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New York State Accounting System User Procedures Manual

Volume Name
CONTROLS AND SPECIAL PROCEDURES
Volume
XI
Date
8/13/08
Section Name
Accounting for Federal Grants-Cash Management Improvement Act (CMIA)
Section
5.0300

Congress enacted the Cash Management Improvement Act of 1990 (CMIA) to ensure efficiency, effectiveness and equity in the exchange of funds between the Federal government and states. This Federal statute (Public Law 101-143) can be accessed at http://fms.treas.gov/cmia/statute.html and the regulations (31 CFR Part 205) at http://fms.treas.gov/fedreg/31cfr205final.pdf.

Key provisions :

  1. Federal agencies must make timely grant awards and fund disbursements to States;
  2. States must draw Federal funds in amounts necessary to fund only “actual immediate cash needs”,
  3. (3) Federal cash which is transferred by the Federal government to State primary government agencies (i.e., not public authorities or local governments) will be subject to CMIA interest calculations if the total annual expenditures for any Federal program, as recorded in a given Single Audit, exceed the CMIA program threshold calculated for the upcoming State Fiscal Year (SFY); certain State funding in support of covered Federal programs may also be subject to CMIA; and
  4. (4) Federal agencies and States must minimize the time from (a) the date on which funds are transferred between the Federal government and the States to (b) the date such funds are paid out for Federal program purposes through either presentment of checks or settlement of electronic fund transfers (EFT).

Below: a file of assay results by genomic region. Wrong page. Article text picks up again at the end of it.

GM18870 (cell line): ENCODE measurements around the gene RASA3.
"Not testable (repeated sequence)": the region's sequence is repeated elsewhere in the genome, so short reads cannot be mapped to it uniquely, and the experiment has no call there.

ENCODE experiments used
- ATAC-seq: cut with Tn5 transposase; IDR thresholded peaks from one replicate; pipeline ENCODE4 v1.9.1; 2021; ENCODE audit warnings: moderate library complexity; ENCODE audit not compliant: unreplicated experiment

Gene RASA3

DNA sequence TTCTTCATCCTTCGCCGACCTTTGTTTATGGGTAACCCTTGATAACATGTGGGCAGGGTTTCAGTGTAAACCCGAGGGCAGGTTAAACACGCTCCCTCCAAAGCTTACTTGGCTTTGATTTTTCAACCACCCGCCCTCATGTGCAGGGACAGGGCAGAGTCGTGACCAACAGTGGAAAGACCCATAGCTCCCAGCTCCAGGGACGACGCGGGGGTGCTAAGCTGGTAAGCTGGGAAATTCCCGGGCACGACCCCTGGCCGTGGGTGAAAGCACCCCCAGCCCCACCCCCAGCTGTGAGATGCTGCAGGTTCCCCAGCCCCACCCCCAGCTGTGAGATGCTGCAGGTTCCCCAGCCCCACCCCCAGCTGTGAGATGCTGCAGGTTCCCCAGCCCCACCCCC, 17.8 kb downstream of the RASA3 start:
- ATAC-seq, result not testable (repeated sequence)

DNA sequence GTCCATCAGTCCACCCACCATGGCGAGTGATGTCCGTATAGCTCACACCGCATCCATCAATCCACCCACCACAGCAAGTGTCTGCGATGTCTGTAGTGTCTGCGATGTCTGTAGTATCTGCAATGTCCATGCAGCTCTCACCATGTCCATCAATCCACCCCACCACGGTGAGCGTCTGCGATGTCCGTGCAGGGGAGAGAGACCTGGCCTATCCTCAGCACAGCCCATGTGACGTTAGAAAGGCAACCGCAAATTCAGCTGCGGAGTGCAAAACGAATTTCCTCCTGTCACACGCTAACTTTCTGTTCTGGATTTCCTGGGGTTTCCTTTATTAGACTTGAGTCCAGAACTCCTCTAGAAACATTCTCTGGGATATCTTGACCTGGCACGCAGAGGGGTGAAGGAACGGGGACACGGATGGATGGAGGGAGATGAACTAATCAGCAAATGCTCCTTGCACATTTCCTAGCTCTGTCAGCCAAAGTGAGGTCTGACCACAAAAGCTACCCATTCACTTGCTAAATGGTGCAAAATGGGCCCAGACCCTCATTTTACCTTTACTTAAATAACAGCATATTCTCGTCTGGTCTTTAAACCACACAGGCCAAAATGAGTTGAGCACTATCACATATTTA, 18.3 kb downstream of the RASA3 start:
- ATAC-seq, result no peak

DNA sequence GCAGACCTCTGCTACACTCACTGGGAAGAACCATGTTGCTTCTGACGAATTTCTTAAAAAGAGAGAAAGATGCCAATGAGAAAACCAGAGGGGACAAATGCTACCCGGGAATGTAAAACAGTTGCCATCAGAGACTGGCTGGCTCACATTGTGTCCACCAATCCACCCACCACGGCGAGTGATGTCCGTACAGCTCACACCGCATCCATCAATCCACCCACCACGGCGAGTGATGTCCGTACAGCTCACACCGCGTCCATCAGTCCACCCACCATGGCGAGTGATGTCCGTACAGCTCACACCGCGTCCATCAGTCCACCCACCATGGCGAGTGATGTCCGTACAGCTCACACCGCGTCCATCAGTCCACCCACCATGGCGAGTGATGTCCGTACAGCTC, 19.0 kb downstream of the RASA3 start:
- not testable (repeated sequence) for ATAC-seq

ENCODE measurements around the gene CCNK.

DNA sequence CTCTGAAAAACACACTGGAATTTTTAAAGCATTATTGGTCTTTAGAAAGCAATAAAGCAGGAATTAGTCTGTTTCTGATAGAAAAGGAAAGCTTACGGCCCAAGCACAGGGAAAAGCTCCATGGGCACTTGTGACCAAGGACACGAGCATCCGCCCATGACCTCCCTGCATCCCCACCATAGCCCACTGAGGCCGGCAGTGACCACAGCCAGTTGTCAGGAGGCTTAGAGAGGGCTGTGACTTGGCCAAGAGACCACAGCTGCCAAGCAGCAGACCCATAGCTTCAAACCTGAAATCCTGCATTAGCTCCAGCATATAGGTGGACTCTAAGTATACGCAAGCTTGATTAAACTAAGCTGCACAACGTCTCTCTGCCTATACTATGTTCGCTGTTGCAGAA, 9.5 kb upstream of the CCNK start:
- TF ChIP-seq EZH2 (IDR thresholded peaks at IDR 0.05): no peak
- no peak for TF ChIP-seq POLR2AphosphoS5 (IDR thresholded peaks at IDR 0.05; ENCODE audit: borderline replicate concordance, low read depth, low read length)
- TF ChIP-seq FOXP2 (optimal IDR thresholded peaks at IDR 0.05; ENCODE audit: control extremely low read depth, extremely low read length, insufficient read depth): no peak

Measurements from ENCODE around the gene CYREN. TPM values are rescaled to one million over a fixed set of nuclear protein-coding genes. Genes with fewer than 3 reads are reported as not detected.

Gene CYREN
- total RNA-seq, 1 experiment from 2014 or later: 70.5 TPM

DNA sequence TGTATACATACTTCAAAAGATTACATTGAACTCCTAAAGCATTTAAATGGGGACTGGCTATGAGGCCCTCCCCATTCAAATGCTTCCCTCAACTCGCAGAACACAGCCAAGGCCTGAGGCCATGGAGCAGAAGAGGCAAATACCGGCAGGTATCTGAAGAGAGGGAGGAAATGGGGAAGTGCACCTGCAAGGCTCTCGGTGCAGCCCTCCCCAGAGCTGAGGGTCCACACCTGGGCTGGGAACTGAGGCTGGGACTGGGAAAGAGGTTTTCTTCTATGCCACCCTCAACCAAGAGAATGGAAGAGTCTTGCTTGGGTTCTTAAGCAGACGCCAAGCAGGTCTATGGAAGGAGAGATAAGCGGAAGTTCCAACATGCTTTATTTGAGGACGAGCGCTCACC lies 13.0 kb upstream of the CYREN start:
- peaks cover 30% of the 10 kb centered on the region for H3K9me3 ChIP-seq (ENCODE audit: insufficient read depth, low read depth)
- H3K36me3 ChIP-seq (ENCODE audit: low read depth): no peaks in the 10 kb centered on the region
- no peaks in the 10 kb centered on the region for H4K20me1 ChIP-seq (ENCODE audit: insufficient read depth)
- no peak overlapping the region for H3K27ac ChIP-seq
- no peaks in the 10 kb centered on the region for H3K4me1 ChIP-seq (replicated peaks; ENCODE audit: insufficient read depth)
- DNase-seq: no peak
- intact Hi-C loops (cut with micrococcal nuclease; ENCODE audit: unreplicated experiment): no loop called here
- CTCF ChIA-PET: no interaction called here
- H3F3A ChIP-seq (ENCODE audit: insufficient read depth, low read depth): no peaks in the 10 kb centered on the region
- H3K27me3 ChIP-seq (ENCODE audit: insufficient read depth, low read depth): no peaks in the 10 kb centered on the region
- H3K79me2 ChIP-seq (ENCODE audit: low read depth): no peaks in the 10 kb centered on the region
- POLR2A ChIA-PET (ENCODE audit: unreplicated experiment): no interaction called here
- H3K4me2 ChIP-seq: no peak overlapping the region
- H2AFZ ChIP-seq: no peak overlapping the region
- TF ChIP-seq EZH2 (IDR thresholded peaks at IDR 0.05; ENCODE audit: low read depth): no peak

Federal responsibility: Overall coordination of the Federal government’s implementation of CMIA was assigned to the U.S. Department of the Treasury, which maintains a CMIA website at http://fms.treas.gov/cmia/.

State responsibility: Overall coordination of the State’s implementation of CMIA was assigned to the Division of the Budget (DOB), which partners with the Office of the State Comptroller (OSC) on virtually all aspects of implementation. OSC is responsible for most aspects of the State's Federal grant and payment management processes, which are the primary focus of CMIA. DOB contracts with a certified public accounting firm to assist State agencies with CMIA implementation on an as-needed basis, and provides for payment or receipt of CMIA interest liabilities by the State. Cognizant (“lead”) State agencies responsible for administration of covered programs have designated CMIA contacts, usually located in the budget or finance office, who are regarded as the State’s subject matter experts for purposes of their agency’s CMIA program(s). Such individuals are expected to (1) bring any potential CMIA issues associated with their agency’s covered programs to the attention of OSC and DOB CMIA staff as quickly as possible, (2) help analyze the CMIA implications of such issues, (3) and help frame the State’s response, possibly including participation in negotiations with Treasury Department or other Federal agency CMIA staff.

Most of New York’s State CMIA interest liabilities are attributable to factors outside the control of individual State agencies. However, on rare occasion inefficient cash management practices by one or more State agencies may unnecessarily increase the State’s CMIA interest liability. Therefore, at any time OSC and DOB may elect to jointly analyze State interest liabilities for any or all covered Federal programs, for purposes of identifying opportunities to improve State cash management practices and reduce such liabilities. In those instances, CMIA contacts for the affected lead State agencies will be expected to work closely with OSC and DOB in addressing any agency cash management weaknesses identified.